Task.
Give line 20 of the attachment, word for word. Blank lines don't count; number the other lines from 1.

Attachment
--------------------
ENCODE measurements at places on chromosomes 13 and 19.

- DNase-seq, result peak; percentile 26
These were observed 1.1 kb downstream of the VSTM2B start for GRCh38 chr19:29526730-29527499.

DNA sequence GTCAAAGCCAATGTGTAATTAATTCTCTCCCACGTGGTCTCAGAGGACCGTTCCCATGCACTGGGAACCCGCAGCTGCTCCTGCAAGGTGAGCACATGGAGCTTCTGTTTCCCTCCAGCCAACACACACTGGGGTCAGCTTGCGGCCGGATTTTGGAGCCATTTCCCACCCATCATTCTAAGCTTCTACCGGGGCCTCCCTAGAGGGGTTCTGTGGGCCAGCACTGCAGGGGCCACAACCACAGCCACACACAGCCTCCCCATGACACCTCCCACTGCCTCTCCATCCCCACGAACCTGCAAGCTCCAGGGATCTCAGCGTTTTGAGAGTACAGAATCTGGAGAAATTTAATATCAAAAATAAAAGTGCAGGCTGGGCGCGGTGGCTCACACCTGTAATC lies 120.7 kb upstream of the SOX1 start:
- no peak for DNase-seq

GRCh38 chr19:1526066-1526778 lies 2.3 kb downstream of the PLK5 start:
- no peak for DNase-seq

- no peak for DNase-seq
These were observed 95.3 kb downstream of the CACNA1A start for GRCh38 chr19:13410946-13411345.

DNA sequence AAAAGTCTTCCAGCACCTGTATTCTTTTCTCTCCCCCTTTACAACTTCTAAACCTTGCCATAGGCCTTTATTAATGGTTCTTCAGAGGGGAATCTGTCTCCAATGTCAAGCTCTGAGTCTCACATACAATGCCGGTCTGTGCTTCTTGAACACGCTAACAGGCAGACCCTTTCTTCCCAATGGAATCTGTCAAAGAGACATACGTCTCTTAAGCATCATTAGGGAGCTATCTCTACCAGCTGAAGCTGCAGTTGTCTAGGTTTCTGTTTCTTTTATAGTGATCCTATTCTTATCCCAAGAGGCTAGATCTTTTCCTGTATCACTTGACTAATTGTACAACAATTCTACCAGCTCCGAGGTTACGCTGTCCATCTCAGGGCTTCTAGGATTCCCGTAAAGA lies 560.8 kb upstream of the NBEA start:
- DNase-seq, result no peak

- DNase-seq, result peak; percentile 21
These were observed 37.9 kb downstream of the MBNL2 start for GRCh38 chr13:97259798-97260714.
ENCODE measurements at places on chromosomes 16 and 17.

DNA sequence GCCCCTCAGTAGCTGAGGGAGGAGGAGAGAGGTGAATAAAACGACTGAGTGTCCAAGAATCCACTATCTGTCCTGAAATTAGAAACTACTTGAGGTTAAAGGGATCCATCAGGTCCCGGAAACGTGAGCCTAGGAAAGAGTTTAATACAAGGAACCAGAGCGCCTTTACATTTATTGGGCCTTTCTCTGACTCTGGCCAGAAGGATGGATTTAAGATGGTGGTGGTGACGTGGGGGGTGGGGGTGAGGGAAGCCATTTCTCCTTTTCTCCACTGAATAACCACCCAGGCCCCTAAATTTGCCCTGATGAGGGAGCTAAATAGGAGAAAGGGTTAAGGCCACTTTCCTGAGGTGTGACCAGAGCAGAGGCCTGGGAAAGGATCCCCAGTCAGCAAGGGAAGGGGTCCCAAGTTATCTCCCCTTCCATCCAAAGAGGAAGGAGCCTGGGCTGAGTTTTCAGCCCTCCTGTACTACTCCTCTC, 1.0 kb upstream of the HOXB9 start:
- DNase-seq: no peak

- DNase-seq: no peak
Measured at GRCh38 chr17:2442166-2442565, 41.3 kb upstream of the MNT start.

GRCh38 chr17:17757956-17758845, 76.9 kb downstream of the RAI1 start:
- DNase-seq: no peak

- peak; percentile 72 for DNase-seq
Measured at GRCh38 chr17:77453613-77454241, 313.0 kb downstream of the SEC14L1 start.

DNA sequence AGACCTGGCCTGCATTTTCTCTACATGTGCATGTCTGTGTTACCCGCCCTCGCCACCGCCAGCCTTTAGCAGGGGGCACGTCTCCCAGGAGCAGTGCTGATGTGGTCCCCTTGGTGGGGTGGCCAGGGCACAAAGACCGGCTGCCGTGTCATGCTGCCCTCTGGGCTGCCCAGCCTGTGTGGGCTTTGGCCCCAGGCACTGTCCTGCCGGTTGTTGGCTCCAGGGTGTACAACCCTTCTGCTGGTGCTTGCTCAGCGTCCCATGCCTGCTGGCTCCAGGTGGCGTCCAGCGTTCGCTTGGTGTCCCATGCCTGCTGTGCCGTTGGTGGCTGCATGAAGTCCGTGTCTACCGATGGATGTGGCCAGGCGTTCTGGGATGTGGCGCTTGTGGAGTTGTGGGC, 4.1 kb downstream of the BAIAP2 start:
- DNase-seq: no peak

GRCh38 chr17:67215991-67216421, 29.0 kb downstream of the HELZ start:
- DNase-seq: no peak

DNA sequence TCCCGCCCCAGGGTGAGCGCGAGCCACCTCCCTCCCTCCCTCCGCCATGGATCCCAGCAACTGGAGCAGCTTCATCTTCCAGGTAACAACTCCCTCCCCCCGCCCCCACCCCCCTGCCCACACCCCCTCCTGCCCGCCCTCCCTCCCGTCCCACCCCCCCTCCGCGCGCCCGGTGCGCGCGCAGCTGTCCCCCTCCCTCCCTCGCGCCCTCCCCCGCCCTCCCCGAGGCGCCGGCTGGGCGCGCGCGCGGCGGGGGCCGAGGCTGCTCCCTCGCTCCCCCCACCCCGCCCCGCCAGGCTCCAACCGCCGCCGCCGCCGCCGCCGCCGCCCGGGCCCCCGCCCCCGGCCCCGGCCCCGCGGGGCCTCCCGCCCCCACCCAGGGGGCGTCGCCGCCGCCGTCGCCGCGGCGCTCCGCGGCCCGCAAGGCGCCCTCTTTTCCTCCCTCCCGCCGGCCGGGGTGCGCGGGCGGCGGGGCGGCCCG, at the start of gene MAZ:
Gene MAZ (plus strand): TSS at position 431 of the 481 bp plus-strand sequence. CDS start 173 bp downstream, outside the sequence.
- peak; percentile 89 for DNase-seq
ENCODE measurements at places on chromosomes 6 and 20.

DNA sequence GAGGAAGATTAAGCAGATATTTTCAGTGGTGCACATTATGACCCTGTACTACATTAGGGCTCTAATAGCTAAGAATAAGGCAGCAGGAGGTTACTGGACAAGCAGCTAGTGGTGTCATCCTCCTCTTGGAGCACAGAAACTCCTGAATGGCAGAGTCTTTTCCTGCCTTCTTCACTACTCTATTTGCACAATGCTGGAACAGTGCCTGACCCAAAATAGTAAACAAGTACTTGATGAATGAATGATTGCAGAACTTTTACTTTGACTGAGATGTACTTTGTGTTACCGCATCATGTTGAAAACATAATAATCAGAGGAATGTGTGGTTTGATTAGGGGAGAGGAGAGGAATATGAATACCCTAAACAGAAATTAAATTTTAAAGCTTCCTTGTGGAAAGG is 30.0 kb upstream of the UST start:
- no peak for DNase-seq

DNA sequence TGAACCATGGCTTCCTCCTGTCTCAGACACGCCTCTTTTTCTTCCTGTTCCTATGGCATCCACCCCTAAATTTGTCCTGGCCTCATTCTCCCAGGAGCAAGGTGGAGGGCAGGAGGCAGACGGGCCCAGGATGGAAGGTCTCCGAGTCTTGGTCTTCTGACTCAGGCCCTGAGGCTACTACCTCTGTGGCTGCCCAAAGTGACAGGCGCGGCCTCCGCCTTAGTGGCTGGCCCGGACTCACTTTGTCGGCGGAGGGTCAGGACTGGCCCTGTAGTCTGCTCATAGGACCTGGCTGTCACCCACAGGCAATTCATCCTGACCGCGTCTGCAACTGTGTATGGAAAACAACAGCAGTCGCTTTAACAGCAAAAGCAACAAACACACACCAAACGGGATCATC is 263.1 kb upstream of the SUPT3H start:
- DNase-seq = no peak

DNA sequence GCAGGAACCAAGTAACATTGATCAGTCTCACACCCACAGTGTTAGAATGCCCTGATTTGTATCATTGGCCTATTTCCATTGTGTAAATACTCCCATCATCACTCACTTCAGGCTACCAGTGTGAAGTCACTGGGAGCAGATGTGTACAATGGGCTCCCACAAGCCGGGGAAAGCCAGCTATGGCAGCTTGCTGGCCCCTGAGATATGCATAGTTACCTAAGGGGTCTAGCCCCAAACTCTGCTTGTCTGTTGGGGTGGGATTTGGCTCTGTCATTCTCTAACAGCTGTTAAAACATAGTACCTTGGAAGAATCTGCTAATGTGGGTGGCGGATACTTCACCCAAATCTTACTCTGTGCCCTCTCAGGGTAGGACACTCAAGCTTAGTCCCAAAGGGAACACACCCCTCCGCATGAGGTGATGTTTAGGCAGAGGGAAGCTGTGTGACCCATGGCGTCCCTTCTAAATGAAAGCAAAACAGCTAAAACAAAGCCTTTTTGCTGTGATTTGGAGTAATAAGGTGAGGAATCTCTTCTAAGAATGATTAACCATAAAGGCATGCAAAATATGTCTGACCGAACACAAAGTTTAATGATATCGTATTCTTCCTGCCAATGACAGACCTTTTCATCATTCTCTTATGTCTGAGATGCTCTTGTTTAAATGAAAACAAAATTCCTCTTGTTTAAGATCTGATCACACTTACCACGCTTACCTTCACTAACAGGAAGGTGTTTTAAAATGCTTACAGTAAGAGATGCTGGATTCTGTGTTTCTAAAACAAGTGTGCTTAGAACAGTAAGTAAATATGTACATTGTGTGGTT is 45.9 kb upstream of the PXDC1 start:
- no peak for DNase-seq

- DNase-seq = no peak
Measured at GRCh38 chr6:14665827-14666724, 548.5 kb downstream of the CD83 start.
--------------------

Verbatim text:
- DNase-seq: no peak